Your AI teammates aren't always such efficient and lethal killing machines, though. All too often they'll exhibit some completely idiotic behavior that can cause the team to get wiped out, ending the mission (you'll fail the mission if you die or if two members of your fireteam die or become incapacitated). This usually occurs in close-quarters situations where only a few feet separate your men and newly discovered enemies. If you order your men into a room through an open doorway, for example, they tend to become disoriented once they reach the center of the new room and have trouble targeting enemies they may discover inside. The computer AI also exhibits bouts of idiocy and can be taken advantage of in some situations. One example of this is how the enemy AI handles mounted weapons. Generally if you snipe a machine gunner off his weapon, a nearby enemy will take up his position. In many cases, you can use this scripted behavior to cheaply thin out enemy resistance. As you snipe the enemy over and over again off a machine gun, they'll keep on running, like lemmings, to their inevitable death.
While it offers a decent single-player experience, Close Combat is probably a better game when played in its multiplayer mode. The game offers standard team deathmatch--for system-link play or online--for up to eight players. This mode, as you can imagine, is fairly pedestrian, although you do have the neat option of creating online "platoons," or clans, which can be ranked on a separate team ladder. The cooperative mode, playable for up to four players, is the better multiplayer option, and it can be played either split-screen or online over Xbox Live. You can play any of the single-player levels by themselves or play through the entire campaign cooperatively if you choose. The relatively simple nature of Close Combat makes it ideal for co-op play, while remaining a fun challenge.
Close Combat's presentation is more utilitarian than it is flashy. As mentioned before, it's nice having both indoor and outdoor environments to fight through, although there isn't much interactivity. Character models exhibit acceptable detail, though after a few missions, the opponents you shoot start to look fairly repetitive. The animation of your teammates is good while they're creeping around, but their running animation looks awkward, particularly because they can clip through each other to reach certain places. Speaking of clipping, shadow clipping in the game is particularly problematic--you can often see shadows incorrectly poking through corners and other geometry. Enemies also clip through doors if they're about to run through them. There's no excessive gore in Close Combat. Bodies simply flop over or around with generic rag-doll physics after getting shot or blown up, although there is a bit of blood in the game. As far as sound goes, Close Combat's gunshots and explosions are pretty decent, although the music is sparse, and the voice acting isn't all that great.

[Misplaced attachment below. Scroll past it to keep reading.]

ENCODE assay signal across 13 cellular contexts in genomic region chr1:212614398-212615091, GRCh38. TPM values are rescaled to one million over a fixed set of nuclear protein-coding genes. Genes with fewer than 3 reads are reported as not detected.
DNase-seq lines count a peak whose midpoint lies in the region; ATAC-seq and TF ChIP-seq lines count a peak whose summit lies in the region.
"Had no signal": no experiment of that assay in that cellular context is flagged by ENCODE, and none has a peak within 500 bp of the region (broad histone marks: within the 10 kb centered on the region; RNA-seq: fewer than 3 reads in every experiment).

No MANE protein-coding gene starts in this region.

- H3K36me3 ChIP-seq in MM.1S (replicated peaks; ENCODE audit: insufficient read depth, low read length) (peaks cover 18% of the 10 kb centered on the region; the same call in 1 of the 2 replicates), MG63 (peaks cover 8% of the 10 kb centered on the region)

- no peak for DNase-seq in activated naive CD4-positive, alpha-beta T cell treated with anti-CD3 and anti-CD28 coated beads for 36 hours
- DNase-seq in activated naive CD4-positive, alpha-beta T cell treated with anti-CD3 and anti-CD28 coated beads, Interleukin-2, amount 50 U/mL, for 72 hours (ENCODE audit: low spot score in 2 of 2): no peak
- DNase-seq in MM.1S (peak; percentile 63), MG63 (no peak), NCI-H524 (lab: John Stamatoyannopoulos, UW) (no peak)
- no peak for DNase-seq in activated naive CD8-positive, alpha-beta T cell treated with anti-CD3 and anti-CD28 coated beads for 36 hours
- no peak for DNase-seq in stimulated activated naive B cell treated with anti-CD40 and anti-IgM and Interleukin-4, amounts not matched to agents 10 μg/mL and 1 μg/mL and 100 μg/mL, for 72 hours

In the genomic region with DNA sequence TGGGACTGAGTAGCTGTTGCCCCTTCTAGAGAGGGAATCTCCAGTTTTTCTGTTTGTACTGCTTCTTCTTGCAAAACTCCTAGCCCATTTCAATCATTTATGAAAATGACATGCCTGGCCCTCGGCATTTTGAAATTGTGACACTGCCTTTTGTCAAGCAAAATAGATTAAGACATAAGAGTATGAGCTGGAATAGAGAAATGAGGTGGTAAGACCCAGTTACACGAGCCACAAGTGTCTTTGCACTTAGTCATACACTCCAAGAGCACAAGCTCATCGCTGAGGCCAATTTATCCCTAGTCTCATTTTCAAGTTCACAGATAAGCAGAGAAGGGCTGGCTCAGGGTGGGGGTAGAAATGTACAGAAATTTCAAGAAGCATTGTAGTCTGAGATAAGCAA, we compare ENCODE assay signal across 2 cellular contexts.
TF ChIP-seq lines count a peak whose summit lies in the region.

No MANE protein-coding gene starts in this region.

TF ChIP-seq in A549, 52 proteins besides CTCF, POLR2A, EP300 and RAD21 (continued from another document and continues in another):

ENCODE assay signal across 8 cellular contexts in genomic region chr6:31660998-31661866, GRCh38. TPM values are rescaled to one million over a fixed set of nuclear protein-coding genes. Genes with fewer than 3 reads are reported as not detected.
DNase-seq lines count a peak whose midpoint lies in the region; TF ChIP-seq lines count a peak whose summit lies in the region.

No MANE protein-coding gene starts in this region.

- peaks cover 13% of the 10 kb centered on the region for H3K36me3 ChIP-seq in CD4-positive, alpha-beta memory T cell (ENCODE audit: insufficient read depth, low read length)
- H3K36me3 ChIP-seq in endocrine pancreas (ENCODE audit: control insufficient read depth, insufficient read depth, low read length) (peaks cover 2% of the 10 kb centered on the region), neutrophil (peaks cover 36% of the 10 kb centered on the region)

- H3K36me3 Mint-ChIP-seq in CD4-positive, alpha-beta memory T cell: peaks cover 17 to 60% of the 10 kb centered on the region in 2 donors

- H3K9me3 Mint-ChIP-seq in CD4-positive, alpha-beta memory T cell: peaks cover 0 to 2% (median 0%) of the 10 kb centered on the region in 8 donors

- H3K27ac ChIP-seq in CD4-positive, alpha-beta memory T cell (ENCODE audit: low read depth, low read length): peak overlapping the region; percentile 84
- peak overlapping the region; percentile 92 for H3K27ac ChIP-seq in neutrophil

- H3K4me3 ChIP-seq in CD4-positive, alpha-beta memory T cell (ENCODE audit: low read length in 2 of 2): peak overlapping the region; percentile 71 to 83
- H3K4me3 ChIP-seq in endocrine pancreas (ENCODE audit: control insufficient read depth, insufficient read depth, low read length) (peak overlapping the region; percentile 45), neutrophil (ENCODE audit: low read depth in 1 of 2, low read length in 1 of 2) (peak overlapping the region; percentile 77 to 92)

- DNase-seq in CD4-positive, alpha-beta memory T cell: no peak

How much you end up enjoying Close Combat: First to Fight will hinge a lot on what your expectations are going in. If you were looking for the squad-based military shooter to end all shooters, this isn't it. While the game has enjoyable co-op play and some moments of great intensity, it feels rough around the edges, lacking the necessary refinement in both gameplay and presentation to make it easily recommendable. If you're just looking for a no-frills military shooter that you can play together with some buddies, then Close Combat: First to Fight will probably deliver what you're looking for.